Nikon D2H Digital Camera Reviewed

by Bjørn Rørslett  

7. Ultra-violet (UV) photography with D2H

People familiar with my style of shooting 'invisible' light are well aware of the fact I'm partial to UV. So, one of the the first issues addressed with my new D2H was shooting UV with my trustworthy UV-Nikkor 105 mm lens. This time of the year none of my standard test subjects were available (no dandelions, etc.), but a local florist came to the rescue and provided some composite flowers (South-African daisies as it were) for testing. Comparison shots with D2H and D1H using the UV-Nikkor lens and various UV bandpass filters looked very similar, and the UV sensitivity of D2H was nearly similar to the D1H as well. Since D2H is much less sensitive to IR than D1H all of this makes UV shooting with D2H quite easy. It is literally set up, frame the subject, put on the bandpass filter, and shoot away. Just so simple. Unbelievable. The main caveat (well, there is always something) is to watch carefully that you don't blow out the red channel, because UV triggers a lot of response in this channel.

The camera designers don't like UV more than they do IR coming into their digital contraptions. However, unlike IR, the UV rays are quite efficiently filtered out by pure optical means long before they can reach the imaging chip inside. The optical glass in the lens, and in particular the multi-coating layers, prevent much of the impinging UV to pass through. Whether or not there is additional UV screening taking place in the AA filter pack in front of the LBCAST chip is unknown. Further testing may provide more information on this.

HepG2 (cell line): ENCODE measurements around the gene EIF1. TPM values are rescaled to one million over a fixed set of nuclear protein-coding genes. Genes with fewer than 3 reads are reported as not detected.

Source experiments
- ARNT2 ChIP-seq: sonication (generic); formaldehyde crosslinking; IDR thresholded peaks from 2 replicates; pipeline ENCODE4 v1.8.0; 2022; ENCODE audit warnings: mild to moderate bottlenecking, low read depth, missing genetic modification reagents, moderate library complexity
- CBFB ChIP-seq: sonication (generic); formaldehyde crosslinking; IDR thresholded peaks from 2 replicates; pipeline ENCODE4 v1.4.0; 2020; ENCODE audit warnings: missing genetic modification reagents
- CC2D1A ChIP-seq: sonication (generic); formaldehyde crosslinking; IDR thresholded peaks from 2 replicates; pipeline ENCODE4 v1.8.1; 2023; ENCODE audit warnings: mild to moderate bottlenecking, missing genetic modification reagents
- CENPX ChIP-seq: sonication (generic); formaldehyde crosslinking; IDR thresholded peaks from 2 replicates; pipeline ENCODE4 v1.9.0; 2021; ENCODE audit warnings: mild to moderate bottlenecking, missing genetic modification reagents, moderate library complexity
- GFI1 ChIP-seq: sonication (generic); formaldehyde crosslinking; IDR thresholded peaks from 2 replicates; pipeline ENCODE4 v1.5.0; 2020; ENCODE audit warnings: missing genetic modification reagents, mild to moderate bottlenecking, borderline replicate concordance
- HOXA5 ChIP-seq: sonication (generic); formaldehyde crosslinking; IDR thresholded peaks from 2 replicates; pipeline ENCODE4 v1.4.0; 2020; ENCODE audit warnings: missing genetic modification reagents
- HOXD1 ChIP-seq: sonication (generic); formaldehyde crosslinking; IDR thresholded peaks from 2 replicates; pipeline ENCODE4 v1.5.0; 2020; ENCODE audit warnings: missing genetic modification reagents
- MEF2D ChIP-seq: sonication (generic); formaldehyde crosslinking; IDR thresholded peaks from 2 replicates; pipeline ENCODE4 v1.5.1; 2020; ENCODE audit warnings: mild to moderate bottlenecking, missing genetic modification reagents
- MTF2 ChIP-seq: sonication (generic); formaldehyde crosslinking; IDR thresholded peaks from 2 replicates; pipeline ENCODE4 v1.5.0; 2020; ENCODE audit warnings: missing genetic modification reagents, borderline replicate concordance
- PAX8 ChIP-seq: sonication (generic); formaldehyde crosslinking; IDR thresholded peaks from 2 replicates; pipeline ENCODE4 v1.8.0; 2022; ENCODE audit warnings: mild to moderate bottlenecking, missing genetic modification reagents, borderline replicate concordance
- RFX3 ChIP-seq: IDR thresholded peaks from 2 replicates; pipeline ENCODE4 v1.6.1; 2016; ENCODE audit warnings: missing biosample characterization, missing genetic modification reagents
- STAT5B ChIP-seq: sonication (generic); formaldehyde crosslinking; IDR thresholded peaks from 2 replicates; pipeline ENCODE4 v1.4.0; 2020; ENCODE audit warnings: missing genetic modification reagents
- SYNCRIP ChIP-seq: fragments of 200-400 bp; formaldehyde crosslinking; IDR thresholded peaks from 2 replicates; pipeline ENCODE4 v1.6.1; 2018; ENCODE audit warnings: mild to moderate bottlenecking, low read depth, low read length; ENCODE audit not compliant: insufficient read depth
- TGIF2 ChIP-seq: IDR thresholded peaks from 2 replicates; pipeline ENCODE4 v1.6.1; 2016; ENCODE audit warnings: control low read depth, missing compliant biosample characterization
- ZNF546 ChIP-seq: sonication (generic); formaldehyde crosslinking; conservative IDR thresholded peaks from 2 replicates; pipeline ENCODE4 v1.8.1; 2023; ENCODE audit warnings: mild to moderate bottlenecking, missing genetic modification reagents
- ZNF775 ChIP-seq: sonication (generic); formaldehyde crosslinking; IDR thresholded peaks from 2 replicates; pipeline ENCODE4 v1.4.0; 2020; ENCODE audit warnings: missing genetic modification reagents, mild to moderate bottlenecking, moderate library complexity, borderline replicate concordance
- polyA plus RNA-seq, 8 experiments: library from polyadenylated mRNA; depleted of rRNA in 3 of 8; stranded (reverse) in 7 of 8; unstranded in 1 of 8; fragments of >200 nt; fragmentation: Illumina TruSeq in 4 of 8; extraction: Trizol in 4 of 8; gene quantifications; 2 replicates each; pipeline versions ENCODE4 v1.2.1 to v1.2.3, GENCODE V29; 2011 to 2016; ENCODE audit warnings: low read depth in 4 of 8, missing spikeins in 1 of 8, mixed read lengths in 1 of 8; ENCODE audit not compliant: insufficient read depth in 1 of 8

D2H responds to UV mostly in the red channel, just like D1, but there is useful response in the other two channels as well. However, the response in the green channel is lower than that of D1H, and this might cause a slight trouble for colour-balancing my UV flower shots the way I prefer to. Since I'm writing this in a non-UV time of the season, no suitable native flowers to be found here in deep winter, the final verdict on the suitability of D2H for being my new all-round UV camera has to wait*. For shooting landscapes, I relied on the excellent noise reduction of D2H to set ISO rating to 200 and let the camera take the resulting long exposures in its stride. The D2H behaves much better than D1H for this kind of photography since I no longer have to dial in high "ISO" settings.

* as events later turned out, I now prefer D70 to the D2H as my all-round workhorse for UV photography

Ultraviolet Landscape, by D2H
Ultra-Violet Landscape

Nikon D2H, EL-Nikkor 63 mm f/3.5 lens, Hoya U-360 filter on lens.

30 sec exposure at f/16 @ 200 "ISO"

I have shot UV details and landscapes with my D2H, using a variety of lenses. Most shots were obtained either with my UV-Nikkor 105 lens or its recently acquired companion, the vintage EL-Nikkor 63 mm f/3.5 lens which is specified to have flat spectral response down to 350 nm (the UV-Nikkor is rated to 200 nm, so is in a class of its own). Anyway the 63 EL provides crisp and clear UV imagery of landscape scenes, which was indeed my sole reason for getting this little-known optical gem, which now has found its new home on a makeshift focusing mount (made from an old Canon focusing extension tube).

Nikon D2H Reviewed

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Last update 29 July, 2004